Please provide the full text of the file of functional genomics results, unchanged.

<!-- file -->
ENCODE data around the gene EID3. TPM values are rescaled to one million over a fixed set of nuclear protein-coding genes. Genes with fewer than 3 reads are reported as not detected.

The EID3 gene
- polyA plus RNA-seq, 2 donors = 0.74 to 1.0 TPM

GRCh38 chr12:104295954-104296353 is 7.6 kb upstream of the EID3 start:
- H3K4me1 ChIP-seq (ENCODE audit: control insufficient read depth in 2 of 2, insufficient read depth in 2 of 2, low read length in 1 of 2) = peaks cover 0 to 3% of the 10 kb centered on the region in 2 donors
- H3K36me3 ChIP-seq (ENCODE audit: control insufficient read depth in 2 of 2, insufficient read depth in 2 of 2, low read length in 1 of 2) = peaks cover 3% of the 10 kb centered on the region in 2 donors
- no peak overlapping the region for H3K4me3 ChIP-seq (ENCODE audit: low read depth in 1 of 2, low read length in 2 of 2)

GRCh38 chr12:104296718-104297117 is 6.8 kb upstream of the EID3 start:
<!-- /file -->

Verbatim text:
ENCODE data around the gene EID3. TPM values are rescaled to one million over a fixed set of nuclear protein-coding genes. Genes with fewer than 3 reads are reported as not detected.

The EID3 gene
- polyA plus RNA-seq, 2 donors = 0.74 to 1.0 TPM

GRCh38 chr12:104295954-104296353 is 7.6 kb upstream of the EID3 start:
- H3K4me1 ChIP-seq (ENCODE audit: control insufficient read depth in 2 of 2, insufficient read depth in 2 of 2, low read length in 1 of 2) = peaks cover 0 to 3% of the 10 kb centered on the region in 2 donors
- H3K36me3 ChIP-seq (ENCODE audit: control insufficient read depth in 2 of 2, insufficient read depth in 2 of 2, low read length in 1 of 2) = peaks cover 3% of the 10 kb centered on the region in 2 donors
- no peak overlapping the region for H3K4me3 ChIP-seq (ENCODE audit: low read depth in 1 of 2, low read length in 2 of 2)

GRCh38 chr12:104296718-104297117 is 6.8 kb upstream of the EID3 start: